In his Spring 2012 conference address, Elder M. Russell Ballard discussed the Mormon version of the “prosperity gospel” (aka righteousness brings material riches):
. . . Do some sectors of our society have stronger values and families because they are more educated and prosperous, or are they more educated and prosperous because they have values and a strong families? In this worldwide Church we know that it is the latter. When people make family and religious commitments to gospel principles, they begin to do better spiritually and often temporally as well.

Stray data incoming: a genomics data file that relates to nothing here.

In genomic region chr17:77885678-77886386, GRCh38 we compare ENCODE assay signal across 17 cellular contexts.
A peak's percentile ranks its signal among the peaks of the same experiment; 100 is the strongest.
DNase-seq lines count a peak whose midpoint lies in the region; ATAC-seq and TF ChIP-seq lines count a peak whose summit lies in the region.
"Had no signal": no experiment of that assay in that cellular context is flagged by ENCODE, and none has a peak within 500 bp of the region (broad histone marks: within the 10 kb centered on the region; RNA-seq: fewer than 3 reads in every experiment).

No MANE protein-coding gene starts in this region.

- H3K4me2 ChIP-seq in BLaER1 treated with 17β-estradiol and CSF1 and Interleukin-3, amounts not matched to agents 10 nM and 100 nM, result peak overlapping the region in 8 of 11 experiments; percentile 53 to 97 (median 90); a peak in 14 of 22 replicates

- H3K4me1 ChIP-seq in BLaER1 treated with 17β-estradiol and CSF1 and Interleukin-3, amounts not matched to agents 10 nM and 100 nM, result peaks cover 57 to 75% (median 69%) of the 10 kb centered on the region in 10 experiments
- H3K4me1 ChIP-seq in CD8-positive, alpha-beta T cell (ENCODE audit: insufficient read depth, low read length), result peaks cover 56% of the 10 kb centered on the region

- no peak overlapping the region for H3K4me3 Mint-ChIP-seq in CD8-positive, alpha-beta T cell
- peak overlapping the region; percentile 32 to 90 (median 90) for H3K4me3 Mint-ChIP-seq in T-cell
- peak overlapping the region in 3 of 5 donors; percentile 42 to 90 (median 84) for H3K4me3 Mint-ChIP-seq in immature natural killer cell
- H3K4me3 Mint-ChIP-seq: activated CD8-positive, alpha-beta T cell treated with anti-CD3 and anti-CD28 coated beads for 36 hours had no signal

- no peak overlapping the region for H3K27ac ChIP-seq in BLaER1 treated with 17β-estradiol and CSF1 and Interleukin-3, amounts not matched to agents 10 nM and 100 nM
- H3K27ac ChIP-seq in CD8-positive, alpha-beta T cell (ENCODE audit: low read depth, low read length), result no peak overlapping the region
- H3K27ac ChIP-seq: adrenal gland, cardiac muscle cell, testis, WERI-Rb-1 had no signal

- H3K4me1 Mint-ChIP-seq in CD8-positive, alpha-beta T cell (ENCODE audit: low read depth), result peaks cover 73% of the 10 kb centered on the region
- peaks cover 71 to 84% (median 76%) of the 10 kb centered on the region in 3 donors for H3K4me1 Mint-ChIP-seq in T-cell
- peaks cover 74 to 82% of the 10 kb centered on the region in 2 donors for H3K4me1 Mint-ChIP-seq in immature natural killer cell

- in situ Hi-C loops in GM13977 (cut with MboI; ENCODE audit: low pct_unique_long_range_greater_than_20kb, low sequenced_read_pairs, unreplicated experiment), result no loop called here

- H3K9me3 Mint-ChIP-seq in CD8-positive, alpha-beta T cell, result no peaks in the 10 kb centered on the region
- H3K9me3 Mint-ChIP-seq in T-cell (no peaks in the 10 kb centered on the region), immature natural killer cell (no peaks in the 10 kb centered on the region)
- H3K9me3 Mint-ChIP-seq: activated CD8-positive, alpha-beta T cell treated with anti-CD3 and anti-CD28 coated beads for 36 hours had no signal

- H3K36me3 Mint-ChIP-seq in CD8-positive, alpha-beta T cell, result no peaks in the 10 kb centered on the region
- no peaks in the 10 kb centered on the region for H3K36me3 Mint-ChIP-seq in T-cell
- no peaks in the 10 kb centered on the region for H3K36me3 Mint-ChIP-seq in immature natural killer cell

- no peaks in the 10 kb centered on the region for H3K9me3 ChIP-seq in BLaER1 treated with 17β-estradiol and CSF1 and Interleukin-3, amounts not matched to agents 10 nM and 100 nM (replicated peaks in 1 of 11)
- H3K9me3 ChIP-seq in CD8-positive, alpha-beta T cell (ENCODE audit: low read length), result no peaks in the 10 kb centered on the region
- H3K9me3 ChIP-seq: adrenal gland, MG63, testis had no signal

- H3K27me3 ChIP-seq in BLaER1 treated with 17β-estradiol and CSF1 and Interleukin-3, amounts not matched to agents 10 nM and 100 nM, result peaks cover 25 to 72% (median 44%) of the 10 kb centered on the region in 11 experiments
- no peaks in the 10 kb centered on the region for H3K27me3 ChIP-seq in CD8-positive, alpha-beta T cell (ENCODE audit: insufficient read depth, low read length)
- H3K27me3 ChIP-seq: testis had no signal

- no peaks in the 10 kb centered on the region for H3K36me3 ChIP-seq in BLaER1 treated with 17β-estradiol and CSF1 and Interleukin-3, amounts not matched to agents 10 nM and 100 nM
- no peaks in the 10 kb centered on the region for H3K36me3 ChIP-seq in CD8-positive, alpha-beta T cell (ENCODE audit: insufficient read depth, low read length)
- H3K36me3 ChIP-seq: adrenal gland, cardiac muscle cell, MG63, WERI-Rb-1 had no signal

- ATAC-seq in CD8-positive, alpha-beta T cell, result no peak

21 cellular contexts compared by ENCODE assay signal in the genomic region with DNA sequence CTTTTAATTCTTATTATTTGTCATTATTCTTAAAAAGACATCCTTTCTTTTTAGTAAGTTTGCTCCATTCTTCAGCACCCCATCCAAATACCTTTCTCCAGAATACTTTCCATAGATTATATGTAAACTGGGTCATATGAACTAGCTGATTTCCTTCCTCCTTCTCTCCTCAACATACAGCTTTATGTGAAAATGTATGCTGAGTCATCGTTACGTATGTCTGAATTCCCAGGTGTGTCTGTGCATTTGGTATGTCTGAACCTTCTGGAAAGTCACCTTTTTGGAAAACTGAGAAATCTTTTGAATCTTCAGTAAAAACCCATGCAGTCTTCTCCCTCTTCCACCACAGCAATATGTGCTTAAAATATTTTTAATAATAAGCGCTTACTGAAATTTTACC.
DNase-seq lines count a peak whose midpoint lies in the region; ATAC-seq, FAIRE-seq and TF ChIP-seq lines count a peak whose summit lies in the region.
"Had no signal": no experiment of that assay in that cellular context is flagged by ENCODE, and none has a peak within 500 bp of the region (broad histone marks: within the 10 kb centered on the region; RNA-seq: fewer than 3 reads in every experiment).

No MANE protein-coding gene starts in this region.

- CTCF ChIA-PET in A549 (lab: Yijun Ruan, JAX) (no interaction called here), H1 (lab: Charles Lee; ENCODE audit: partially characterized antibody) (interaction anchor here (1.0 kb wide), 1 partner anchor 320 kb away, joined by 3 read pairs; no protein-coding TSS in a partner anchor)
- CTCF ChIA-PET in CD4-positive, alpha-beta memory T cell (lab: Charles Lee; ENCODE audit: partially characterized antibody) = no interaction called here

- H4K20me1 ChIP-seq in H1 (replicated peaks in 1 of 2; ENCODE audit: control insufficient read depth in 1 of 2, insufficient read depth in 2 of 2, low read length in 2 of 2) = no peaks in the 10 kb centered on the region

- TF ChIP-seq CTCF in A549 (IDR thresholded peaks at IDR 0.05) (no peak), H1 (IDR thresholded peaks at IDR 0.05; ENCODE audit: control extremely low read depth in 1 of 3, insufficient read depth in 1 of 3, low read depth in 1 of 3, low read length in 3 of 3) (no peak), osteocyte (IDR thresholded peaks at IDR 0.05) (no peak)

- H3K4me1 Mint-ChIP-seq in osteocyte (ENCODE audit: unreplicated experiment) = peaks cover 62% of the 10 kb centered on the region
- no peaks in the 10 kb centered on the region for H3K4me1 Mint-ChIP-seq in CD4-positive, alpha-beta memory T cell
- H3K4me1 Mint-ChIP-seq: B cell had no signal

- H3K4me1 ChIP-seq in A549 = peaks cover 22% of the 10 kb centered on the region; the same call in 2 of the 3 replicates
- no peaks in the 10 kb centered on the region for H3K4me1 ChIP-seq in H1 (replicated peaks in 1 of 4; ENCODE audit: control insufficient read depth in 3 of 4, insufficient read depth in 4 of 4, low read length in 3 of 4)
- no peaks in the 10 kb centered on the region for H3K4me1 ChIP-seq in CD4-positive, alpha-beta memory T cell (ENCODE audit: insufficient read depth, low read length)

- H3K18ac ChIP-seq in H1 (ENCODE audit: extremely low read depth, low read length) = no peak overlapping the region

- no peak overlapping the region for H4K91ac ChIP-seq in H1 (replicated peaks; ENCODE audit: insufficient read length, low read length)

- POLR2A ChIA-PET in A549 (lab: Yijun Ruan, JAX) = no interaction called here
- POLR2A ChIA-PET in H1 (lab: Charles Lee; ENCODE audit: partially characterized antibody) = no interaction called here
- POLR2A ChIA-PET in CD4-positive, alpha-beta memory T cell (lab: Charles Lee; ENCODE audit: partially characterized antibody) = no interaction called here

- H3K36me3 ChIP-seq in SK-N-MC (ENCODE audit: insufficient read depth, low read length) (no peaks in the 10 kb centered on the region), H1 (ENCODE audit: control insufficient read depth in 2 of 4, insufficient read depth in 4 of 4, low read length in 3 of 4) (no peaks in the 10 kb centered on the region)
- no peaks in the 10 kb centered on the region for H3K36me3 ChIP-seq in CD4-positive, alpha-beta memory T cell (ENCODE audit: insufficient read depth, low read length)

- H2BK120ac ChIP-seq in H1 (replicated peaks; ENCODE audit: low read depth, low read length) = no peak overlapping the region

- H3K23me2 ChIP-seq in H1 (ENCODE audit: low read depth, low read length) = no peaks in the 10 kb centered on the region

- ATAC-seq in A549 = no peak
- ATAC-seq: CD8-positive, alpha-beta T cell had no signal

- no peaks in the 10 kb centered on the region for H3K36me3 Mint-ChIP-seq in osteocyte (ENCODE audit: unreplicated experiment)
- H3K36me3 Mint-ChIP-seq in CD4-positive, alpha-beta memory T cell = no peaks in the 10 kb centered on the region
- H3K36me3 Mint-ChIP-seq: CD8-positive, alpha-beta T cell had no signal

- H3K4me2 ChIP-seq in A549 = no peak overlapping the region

The concept of the Lord materially rewarding the righteous has strong appeal to some Christian groups. And, as Elder Ballard exemplifies, Mormons are no exception. A Harper’s Magazine article even claimed that Mormon beliefs are like the prosperity gospel “on steroids.”
Mormons may not call it the “prosperity gospel,” explains BYU Professor Warner P. Woodworth, “but many definitely believe that the more righteous they are, the more money God will give them because he wants them to be successful.”
For me personally, the “prosperity gospel” (both Mormon and non-Mormon) is antithetical to Christ’s teachings. I would much prefer that the LDS Church continue with its strong emphasis on education (including continuing), and leave “prosperity” out of the equation. According Apostle John A. Widtsoe, “Among Latter-day Saints, education becomes a life-long process.” Hip, hip, horray.
What is prosperity anyway?